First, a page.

Feature

The Sunday Pages #92

31st January 2010 | by | No Comments


This week: Reviews of Dark Reign: Hawkeye #5, Fall of the Hulks: Red Hulk #1, New Avengers #61 and Superman: Secret Origin #4!

Review: Dark Reign: Hawkeye #5
Diggle’s take on Bullseye (and his pseudo-heroic stint as Hawkeye) was probably the best of all the Dark Reign minis – so it was pretty galling to learn that the conclusion was going to be postponed as long as it was. Of course, I thought that the series’ initial promise had already been somewhat squandered by making the main villain a previous nemesis of Bullseye – so it’s almost a surprise that this issue pulls it back around and gives an enjoyable action-movie ending to the story, in a way that gives the whole series a believable emotional core. If I’m being honest, it’s not the book I was hoping for, and the publishing gap really killed the momentum – but when the trade comes out, it’ll still be worth a look if you’ve been waiting. [JHu]

Review: Fall of the Hulks: Red Hulk #1
Ah, finally. The answer to the question we’ve all been waiting for: where did that Cosmic Hulk robot come from in Incredible Hulk #606. What? You thought it’d be something else? This appears to exist solely to fill in that continuity gap, and to be honest, it’s pretty damning that even Jeff Parker, a writer about as unlike Loeb as it’s possible to be, can’t squeeze any interesting material out of the Red Hulk. Probably, that’s because we STILL don’t know who the character is, and this all his thoughts and feelings are completely meaningless. This issue also brings back “A-Bomb”, if only to try and give us something worth reading about. Also, a final tip: When your limited series is called “Red Hulk”, it really confuses matters to put nothing but a picture of the Green Hulk on the cover. I mean, really? [JHu]

Review: New Avengers #61
After an underwhelming initial issue of the Siege main series, the first part of its New Avengers tie-in is rendered rather more engaging by having Brian Bendis playing to his strengths. It’s become a cliché to remark on the writer’s instinctive grasp of Peter Parker, but here he also builds on the outcome of Ed Brubaker’s recent Captain America event to provide plenty of the introspective character drama that made his name. With the story kept closer to street-level, where Bendis’s pseudo-politic intrigue works best, the smaller scale and a more fluid status quo result in an issue that outshines the writer’s more high-profile activities in reshaping the Marvel Universe. Not even the combination of two pencilers can spoil the fun. [JHa]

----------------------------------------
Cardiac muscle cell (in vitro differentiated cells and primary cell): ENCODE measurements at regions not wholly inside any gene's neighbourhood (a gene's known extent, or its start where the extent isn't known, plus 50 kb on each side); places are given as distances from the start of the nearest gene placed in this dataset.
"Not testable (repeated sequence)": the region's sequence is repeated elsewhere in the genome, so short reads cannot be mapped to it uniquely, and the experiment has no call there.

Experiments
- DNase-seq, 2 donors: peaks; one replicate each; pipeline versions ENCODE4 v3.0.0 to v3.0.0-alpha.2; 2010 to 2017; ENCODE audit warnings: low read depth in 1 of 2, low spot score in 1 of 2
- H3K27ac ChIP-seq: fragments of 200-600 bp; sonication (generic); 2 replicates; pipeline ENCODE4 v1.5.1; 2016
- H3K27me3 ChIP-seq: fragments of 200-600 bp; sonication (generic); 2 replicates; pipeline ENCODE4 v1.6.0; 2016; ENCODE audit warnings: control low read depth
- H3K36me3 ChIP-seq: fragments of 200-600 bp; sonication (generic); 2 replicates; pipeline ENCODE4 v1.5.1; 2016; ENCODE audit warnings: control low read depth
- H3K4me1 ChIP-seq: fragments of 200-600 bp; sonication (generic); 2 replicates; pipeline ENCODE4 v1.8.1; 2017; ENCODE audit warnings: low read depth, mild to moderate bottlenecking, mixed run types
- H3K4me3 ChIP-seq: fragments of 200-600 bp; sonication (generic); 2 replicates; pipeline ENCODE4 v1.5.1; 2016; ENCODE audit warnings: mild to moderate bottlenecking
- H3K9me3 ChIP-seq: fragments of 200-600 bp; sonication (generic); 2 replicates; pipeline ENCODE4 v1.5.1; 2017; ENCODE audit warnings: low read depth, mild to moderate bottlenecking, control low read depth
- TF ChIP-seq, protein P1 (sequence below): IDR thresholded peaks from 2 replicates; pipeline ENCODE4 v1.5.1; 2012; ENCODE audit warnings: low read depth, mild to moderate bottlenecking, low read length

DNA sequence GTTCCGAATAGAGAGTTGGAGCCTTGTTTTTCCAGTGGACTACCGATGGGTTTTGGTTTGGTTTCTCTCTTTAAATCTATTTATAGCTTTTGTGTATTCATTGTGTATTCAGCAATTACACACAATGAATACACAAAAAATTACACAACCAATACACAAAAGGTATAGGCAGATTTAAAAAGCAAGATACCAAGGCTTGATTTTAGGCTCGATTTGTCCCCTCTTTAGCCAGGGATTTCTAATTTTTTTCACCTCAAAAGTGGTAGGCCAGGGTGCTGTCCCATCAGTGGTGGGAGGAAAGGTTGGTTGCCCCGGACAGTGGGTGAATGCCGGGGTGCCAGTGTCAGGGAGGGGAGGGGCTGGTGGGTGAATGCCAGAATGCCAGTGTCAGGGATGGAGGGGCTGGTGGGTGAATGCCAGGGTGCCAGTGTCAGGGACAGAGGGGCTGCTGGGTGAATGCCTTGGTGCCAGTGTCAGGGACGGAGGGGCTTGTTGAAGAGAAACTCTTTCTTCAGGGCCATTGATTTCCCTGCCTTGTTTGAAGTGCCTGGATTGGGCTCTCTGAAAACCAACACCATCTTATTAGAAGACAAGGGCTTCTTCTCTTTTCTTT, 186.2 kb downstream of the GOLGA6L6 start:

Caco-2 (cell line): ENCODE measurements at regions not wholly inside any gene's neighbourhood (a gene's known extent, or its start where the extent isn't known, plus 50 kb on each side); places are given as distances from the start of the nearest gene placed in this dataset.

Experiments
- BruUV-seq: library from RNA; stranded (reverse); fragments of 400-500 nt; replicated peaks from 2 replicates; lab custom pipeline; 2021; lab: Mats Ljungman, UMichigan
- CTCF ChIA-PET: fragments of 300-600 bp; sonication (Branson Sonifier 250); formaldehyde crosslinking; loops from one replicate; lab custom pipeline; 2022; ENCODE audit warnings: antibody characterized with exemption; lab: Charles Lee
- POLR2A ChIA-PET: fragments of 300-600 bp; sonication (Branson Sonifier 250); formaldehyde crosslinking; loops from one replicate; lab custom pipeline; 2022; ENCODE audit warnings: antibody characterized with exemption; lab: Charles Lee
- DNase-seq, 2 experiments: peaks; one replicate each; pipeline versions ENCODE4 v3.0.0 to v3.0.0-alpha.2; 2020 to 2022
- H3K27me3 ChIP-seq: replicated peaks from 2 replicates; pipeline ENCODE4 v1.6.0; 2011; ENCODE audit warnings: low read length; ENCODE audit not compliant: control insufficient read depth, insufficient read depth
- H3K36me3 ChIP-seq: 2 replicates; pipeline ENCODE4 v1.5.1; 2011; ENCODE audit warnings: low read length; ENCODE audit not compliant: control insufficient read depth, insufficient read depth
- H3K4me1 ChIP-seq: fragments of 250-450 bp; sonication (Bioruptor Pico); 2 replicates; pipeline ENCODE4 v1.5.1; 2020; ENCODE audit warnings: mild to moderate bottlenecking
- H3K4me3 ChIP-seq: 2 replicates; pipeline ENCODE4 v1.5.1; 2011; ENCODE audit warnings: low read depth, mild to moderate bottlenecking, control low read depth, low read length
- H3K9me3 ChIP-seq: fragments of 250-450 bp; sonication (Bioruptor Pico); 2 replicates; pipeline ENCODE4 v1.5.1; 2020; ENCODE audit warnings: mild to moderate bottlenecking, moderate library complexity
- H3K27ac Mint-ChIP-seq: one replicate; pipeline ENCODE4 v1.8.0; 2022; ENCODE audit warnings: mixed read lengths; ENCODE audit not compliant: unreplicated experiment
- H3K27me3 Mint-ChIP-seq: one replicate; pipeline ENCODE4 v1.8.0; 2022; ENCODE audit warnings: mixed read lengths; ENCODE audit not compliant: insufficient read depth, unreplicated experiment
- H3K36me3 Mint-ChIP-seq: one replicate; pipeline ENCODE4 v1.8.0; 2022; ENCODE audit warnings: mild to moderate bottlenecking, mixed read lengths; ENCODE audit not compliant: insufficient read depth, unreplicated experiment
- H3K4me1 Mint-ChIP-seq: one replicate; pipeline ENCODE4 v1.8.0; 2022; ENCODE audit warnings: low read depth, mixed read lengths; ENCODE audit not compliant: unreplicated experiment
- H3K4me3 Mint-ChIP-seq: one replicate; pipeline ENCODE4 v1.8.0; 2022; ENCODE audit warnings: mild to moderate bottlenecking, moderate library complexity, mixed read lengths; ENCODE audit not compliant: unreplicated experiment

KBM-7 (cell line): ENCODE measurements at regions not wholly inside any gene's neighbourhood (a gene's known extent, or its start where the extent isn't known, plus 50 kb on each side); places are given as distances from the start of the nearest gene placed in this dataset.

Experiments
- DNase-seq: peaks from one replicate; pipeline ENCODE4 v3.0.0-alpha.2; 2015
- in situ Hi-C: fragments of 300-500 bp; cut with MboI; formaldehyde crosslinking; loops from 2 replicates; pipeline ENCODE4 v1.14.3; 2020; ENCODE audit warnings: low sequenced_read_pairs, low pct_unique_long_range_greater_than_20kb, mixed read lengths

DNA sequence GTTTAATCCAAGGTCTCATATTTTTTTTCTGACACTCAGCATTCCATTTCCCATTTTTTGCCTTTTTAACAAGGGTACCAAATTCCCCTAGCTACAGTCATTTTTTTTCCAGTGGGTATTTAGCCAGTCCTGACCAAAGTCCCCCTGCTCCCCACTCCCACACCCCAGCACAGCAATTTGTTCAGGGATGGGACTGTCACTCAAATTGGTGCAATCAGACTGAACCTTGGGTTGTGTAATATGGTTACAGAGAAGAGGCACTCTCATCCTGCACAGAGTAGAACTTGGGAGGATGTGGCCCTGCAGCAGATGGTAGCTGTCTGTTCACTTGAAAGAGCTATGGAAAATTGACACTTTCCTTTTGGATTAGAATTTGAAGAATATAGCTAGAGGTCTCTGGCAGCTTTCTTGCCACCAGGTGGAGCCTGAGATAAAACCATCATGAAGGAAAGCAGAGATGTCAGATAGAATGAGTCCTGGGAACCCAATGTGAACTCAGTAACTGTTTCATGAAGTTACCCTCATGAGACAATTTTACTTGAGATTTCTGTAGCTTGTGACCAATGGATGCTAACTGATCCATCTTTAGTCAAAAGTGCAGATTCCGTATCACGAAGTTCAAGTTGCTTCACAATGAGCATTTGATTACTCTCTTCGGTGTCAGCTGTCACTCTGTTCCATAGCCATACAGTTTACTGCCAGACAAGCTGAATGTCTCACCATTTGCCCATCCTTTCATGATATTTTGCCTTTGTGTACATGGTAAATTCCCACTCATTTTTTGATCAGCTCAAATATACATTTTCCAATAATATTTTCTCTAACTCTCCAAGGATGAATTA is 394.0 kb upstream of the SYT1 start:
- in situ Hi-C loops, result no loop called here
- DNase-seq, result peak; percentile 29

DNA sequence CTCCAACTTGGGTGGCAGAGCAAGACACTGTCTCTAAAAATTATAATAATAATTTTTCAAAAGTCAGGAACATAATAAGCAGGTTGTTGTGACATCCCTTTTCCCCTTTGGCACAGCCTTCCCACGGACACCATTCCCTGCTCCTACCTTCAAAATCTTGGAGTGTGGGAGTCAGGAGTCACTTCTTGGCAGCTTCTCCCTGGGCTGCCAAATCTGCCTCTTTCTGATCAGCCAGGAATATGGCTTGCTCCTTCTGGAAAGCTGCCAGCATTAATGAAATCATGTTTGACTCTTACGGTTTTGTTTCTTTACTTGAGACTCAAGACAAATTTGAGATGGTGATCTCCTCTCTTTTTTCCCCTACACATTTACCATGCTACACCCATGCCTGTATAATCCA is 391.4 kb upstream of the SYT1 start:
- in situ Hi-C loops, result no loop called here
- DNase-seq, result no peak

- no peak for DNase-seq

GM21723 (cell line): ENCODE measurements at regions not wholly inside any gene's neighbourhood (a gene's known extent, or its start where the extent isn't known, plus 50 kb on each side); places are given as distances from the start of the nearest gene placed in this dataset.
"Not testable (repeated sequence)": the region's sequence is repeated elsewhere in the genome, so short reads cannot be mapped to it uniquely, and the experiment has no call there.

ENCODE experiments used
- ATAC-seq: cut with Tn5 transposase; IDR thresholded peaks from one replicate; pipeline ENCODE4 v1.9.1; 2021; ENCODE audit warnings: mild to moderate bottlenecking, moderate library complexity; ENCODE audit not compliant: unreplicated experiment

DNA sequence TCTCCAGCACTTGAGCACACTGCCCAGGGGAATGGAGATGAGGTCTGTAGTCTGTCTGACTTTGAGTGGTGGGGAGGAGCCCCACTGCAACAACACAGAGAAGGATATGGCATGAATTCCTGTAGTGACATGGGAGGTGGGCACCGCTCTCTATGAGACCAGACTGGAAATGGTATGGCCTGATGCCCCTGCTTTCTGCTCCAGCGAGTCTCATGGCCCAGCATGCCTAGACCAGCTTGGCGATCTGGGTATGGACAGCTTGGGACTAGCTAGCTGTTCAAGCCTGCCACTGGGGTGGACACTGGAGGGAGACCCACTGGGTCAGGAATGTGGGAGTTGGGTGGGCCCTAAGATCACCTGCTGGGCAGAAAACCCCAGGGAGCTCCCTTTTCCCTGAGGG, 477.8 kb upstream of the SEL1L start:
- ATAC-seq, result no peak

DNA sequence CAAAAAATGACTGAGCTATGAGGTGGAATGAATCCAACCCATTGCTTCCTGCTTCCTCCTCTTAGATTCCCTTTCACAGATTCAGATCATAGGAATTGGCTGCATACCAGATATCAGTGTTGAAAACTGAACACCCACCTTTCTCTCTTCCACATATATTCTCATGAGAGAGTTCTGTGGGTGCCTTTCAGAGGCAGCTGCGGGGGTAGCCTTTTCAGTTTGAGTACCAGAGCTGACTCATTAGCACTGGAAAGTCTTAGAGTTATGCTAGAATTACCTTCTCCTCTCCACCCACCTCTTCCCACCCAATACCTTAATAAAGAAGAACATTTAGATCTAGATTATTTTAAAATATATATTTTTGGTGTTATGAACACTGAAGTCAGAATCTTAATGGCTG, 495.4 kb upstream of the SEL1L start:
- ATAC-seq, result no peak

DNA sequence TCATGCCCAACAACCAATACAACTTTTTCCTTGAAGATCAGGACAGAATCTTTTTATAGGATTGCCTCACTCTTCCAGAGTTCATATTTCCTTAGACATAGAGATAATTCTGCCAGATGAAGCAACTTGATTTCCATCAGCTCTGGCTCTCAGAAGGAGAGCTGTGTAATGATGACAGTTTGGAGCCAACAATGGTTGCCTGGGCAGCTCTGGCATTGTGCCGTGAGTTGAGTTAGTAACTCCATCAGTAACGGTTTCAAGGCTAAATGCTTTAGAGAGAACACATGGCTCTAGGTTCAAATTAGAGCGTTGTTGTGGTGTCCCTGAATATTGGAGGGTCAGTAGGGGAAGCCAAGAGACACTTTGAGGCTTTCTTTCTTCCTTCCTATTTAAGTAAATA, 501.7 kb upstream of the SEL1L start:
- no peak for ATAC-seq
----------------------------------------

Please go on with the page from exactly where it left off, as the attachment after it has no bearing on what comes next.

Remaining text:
Review: Superman: Secret Origin #4
Helped largely by the continuing excellence of Gary Frank’s art, this remains a fairly strong book – but at the same time, there’s a strangely hollow feeling to some of it. And it’s still more “Superman: The Early Days” than an actual origin story – we’ve still had, for example (and despite the cover image) barely anything of Krypton, and I find myself wondering just how important creating a new origin for the Parasite (or indeed having him around full stop) is to the “origin” of Superman. It’s also disappointing to see certain classic elements, such as the Lois-Superman interview, left out entirely (particularly given the increased prominence given to a generally quite good interpretation of Lois). Still, on the other hand, it is just quite nice – given the current state of the Super-books – to have a Superman comic kicking around that is (a) actually about Superman being Superman and (b) quite “classic” in tone and style. And it’s undeniably a very pretty piece of work. [SP]